i think that either entering into a kitchen or the living room could be okay [depending upon buyer preferences], it just feels a little better in the renderings to enter into the living space after the climb up the stairs. the

    I’m definitely curious about the elevations, but I know those are the very last part of the conceptual process and you can have a thousand decisions to make before then. only curious because the window sizes feel a touch small at this point [i know… more $$].

    i’m really digging the open garage concept, but would there be concerns from owners about security and a feeling of lack of privacy to the backyard?

    nice schematics gents–well done.

  11. Rob says:

    Garages at street level (under a house) have always had several problems that few (if any) have been able to solve. The biggest in my mind, is that the inhabitants will be living on the second floor, 8 or more feet above the street level. In my opinion when the first living floor of a house is more than 4′-6′ or so, above the street level there is a disconnect between the occupants and the street/community. Being able to see the street and whats going on out there is vital to the health of the community. Jane Jacobs talks about eyes on the street in her book “The Death and Life of Great American Cities”. She equates the amount of people who are watching the street to the decrease of crime. The more eyes the less bad things happen. Certainly it isn’t just that simple but I believe that eyes on the street are vital to the health of a neighborhood.

    Another issue I have with the current design is the huge, massive, big gaping hole in the facade. I find it interesting that there is a diagrammatic section, detailed plans, and informative perspectives, but there are not elevations from the street. I’m sure this will evolve as the the design progress, but I think it is something that needs attention now. The blank face you mention is a big problem.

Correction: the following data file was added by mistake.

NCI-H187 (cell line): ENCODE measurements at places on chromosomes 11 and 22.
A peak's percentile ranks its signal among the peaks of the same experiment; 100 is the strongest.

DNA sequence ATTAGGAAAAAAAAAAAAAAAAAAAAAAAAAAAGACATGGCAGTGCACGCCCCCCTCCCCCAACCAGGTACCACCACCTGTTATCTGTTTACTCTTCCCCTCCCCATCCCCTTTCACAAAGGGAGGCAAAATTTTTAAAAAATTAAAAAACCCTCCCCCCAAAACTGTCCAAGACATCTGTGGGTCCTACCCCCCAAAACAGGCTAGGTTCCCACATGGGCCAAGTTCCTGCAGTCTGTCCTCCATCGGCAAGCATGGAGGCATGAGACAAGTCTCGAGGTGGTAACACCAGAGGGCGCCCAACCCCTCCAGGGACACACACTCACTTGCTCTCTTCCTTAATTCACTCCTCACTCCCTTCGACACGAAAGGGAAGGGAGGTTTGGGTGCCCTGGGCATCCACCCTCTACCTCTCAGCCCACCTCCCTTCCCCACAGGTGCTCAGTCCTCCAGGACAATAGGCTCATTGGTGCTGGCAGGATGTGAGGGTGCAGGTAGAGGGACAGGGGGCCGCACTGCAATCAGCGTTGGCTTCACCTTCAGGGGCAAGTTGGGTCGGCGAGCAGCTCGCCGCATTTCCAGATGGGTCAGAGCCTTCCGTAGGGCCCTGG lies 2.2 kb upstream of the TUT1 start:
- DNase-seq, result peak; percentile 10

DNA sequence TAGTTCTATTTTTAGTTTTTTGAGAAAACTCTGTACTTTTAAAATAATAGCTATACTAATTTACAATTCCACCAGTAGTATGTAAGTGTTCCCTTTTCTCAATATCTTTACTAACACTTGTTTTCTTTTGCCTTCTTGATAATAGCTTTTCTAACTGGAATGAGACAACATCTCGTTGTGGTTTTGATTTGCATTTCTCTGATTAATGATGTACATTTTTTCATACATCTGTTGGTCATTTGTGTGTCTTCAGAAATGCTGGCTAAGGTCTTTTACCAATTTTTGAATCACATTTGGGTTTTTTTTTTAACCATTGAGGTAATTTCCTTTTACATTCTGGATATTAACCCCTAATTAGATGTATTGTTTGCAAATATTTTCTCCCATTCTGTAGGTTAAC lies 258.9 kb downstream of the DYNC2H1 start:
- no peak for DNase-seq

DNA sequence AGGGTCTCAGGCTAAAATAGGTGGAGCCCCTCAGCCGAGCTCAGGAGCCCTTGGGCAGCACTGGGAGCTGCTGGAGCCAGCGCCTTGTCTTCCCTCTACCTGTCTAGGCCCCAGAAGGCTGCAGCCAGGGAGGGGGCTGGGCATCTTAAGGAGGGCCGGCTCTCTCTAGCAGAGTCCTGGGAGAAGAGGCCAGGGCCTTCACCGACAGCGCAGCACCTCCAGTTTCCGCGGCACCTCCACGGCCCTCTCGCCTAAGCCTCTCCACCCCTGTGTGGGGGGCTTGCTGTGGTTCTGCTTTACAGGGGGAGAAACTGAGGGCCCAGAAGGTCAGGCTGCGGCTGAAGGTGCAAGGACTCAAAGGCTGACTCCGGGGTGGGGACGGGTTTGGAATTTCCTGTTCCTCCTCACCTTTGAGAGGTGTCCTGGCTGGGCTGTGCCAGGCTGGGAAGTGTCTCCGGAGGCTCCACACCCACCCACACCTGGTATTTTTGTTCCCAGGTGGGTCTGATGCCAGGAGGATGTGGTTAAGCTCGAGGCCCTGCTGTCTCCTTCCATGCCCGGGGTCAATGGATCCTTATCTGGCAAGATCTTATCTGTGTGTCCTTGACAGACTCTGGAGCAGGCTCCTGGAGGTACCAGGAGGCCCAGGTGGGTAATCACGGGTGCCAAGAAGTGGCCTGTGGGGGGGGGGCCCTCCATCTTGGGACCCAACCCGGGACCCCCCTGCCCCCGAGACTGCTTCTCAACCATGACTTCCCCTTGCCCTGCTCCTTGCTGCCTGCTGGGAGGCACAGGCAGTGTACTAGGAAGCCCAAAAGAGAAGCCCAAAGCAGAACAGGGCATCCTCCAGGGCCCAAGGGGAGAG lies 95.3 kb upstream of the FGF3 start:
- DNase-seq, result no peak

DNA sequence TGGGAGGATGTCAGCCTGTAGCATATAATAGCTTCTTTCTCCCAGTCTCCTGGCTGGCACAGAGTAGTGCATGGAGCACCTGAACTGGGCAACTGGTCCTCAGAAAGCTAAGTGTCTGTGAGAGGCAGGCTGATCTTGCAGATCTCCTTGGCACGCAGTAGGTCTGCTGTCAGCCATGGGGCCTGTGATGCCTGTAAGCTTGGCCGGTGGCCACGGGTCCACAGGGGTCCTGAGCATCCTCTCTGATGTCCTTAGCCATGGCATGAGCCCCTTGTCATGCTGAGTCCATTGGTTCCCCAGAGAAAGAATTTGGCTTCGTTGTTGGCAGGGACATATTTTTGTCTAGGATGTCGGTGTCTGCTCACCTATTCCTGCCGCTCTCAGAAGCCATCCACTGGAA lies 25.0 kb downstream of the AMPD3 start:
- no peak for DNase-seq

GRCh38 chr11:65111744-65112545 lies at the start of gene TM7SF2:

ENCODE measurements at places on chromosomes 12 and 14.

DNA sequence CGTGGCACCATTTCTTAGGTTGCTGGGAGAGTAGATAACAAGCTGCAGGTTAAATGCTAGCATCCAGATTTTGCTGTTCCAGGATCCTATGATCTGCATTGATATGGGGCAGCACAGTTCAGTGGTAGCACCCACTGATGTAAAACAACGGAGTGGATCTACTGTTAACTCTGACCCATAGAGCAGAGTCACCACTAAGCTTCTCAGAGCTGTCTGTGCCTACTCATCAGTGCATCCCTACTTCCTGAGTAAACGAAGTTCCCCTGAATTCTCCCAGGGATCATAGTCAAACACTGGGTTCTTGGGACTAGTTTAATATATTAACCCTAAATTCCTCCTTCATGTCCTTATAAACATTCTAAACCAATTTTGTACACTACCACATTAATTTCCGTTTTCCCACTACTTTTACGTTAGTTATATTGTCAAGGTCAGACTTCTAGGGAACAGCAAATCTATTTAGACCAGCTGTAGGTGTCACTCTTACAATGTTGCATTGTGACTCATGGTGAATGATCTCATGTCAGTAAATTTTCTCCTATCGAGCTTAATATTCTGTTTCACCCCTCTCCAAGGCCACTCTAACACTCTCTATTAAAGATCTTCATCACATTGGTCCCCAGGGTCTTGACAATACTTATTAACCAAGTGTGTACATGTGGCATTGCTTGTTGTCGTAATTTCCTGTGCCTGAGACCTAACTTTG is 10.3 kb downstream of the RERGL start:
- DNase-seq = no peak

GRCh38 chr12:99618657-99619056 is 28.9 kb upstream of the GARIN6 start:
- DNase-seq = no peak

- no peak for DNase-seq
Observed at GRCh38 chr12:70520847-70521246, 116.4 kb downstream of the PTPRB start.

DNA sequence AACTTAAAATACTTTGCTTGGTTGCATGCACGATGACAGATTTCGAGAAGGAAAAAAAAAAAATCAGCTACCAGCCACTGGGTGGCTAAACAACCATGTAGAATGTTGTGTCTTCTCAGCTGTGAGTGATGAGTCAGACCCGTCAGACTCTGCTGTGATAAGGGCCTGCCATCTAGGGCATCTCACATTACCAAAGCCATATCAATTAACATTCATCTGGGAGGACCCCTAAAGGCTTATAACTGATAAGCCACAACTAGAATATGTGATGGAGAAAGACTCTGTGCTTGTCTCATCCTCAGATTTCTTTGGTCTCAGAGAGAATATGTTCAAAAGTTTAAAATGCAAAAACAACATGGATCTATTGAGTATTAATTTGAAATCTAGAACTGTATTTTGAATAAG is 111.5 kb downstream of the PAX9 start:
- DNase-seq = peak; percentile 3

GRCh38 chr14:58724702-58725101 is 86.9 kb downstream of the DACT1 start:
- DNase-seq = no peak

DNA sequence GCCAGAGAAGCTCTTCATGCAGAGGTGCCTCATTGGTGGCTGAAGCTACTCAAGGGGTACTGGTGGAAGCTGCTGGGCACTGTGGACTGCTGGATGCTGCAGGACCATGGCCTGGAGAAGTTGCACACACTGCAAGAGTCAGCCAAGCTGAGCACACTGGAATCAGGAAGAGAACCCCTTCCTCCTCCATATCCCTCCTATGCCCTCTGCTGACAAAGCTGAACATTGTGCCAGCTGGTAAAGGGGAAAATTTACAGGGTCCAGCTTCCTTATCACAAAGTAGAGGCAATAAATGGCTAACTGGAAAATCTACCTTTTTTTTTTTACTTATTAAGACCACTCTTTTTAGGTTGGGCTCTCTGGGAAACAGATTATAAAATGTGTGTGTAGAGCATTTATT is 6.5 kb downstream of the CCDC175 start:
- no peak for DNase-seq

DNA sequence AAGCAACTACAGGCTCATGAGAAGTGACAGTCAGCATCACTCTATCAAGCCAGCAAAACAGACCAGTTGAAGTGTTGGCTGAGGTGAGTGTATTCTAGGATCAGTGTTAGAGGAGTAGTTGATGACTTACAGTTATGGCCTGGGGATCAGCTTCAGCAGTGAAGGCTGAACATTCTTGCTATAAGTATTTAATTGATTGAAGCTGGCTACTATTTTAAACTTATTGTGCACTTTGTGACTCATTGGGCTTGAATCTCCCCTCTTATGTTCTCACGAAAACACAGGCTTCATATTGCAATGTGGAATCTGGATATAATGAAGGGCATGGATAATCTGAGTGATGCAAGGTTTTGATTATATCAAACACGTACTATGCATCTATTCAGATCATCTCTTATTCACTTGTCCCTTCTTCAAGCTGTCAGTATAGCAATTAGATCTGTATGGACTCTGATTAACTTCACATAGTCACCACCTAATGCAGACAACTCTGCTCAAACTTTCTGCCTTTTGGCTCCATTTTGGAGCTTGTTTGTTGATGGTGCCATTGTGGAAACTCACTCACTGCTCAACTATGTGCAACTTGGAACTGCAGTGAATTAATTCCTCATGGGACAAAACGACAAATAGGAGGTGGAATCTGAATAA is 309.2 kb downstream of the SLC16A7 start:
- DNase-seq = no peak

Is the intention to make the garage area open air (no door on the street or yard side?) If so what prevents things (leaves, possums, skunks) from accumulating in there? Also what happens in the gray triangular area above the prius’ hood? Seem like it is wasted space currently, could it be used for something? Mechanical room?

    And where is the front door? It appears that one must enter the garage to find the front door, essentially the garage entrance is the front door. Is that where the girl scouts knock when they are going door to door selling cookies?

    I have asked a bunch of questions but I do have a few ideas about solutions. I think the biggest thing would be to sink the garage a few feet into the ground if possible. This helps in many ways, lowering the first living floor, stairs could be placed out in front of the house (think brownstone), and the front door could be identifiable as the front door, if it were placed with stairs in the front.

    A few other ideas may work but it entirely depends on the specific site, a site plan could help. Is there alley access? How about a side street? I assume from the plans that neither of these are options.

  12. max says:

    love that you guys are continuously trying to add to your suite of affordable green homes. although it seems that shifting to a split-level strategy as you have done here may eliminate some of the economy seen in earlier models (beta 2.5 by the way – a home run) and introduce a level of complexity (added structural members/engineering, added material, and added time to construct) that seems to run counter to your original intention. also, split level homes always seem chopped up, lack visual connection between rooms, and are a pain in the ass to navigate; maybe just my own bias (you’re also creating a lot more obstructions that will inhibit air flow and make your ERV work harder). love your projects to date – if it ain’t broke, don’t fix it.